Since Emily died in February 2009, Alex and I have been a pack of two, and we have become very close. Our daily routines have melded into a comfortable rhythm of walks and play time and quiet time. But for the last 20 years, I have always had at least two dogs, and when one passed away, I found a certain comfort in knowing that their life overlapped with the ones remaining. I got Alex as a puppy in the last year of Emily’s life, and I treasure the photos of them together. I think of all of them as a chain of hearts, each connected to the next. Thus, I have been thinking for some time of getting another dog as a companion for Alex. I thought I would get another English springer, and I checked out the dogs on the Springer Rescue site weekly, if not daily. Occasionally, I checked the Welsh Springer rescue site as well, but Welsh springer rescues are few, as it is one of the rarer breeds in the US, and breeders are extremely careful in placing their puppies with forever homes. But, in even the best of homes circumstances can change, and that is why Baker, a lovely five year old Welsh springer, was up for adoption in early November. After a flurry of emails and a phone interview with his foster mom, and a weekend of mulling it over, I decided to adopt him. The next challenge was how to pick him up, as he was being fostered in Indiana, an eight hour drive with the heavy traffic of Thanksgiving weekend looming. But the rescue coordinator posted a transport request, and got one response. A couple was driving from Cleveland to Atlanta with their Welsh springer, and had room for one more. Their route would take them through Knoxville, a reasonable drive for me to meet them. So on Saturday of Thanksgiving weekend, and thanks to the ability to communicate through smart phones, the transport went off exactly as planned and I met Baker in a Holiday Inn parking lot just outside of Knoxville. At that point, he was one pretty confused dog!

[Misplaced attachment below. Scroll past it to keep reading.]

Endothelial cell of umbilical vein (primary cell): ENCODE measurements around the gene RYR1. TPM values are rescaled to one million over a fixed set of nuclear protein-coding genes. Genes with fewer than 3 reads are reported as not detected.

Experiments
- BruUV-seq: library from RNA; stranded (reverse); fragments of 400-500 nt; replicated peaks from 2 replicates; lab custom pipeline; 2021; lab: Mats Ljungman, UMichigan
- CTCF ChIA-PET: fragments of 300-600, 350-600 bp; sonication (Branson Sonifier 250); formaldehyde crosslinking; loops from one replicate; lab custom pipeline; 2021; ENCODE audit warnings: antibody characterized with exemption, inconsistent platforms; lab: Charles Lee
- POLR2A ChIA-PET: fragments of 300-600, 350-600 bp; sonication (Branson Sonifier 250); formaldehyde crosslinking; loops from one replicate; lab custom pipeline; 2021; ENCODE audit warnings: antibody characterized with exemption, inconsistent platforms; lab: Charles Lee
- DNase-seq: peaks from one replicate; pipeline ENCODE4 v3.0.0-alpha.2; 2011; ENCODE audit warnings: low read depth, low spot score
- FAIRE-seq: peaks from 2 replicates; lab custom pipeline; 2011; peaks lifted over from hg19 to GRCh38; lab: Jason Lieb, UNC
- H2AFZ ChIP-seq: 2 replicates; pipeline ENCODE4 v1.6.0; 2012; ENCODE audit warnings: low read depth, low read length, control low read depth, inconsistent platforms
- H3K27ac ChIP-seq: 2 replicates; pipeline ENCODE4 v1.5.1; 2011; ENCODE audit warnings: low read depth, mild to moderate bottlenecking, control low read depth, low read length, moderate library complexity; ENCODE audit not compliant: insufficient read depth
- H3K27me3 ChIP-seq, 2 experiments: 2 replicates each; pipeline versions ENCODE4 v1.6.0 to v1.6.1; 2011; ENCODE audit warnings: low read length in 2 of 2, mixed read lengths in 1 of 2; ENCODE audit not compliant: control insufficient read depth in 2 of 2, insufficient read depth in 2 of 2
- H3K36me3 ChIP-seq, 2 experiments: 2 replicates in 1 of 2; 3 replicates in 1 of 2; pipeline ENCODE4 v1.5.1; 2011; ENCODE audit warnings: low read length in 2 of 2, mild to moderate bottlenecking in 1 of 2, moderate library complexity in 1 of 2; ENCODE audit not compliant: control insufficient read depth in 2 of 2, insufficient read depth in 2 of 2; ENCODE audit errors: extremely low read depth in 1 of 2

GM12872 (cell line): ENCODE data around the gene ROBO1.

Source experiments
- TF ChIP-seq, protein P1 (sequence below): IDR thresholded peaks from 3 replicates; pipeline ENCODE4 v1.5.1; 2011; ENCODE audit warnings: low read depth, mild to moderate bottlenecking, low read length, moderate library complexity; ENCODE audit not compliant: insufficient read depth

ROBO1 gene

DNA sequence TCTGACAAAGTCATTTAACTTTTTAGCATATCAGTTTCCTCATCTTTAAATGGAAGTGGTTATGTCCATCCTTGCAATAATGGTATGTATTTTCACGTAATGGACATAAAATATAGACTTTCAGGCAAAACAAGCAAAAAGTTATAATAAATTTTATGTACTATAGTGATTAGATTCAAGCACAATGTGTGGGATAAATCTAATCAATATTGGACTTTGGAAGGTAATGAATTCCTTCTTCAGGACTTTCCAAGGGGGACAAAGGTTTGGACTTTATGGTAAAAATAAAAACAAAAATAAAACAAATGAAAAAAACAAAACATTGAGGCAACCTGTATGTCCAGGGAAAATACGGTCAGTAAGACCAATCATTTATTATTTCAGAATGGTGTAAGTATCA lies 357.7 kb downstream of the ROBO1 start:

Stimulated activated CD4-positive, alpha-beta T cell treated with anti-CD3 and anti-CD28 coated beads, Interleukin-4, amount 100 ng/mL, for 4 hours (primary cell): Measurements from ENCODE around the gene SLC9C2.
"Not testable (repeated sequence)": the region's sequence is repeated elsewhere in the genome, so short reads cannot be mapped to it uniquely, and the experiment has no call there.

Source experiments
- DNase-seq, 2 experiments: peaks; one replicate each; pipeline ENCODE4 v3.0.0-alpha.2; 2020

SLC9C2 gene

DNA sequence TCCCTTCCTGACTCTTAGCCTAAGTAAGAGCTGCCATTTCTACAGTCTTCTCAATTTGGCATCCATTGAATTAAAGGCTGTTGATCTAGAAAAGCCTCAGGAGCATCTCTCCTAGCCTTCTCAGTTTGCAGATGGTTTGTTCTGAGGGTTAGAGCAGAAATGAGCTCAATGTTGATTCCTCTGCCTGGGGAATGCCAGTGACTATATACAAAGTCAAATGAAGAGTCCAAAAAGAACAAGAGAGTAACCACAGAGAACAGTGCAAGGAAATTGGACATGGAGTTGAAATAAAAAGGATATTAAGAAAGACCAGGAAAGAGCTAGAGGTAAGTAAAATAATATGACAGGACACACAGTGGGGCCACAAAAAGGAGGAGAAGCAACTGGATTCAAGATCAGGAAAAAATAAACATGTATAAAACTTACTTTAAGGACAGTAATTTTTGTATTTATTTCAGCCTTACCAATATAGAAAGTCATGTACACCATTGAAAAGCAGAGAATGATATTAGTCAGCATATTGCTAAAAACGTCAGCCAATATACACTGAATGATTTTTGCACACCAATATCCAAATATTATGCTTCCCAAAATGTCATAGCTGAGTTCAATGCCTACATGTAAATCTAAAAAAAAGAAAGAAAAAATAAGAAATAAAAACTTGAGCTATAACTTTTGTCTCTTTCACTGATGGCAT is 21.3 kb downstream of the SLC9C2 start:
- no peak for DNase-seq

For the first hour of our drive home, he stood in the back of my station wagon, in the cargo area behind the back seat, with his head resting on the back seat and the saddest look on his face. As I glanced in the rear view mirror at him, I had the impression that he looked a lot like Byron, my first Welsh springer. For a moment it seemed as if Byron had come back. Finally, Baker lay down and slept the rest of the trip.
The following week I corresponded with Baker’s breeder, to clear up some confusion as to his age. She shared with me his parentage, and when I learned that his father had been bred by Byron’s breeder, I wondered if there was a bloodline connection. Holding my breath, I searched the family tree in the Welsh springer pedigree database, and was thrilled to find that Byron and Baker are related!
The last few weeks have been busy, and trying at times, as Baker adapts to our household, and there have been moments when I wondered if I could manage it. I’m happy to report he is now settling in nicely and is turning into a wonderful companion for Alex and me. Stay tuned for their continuing adventures!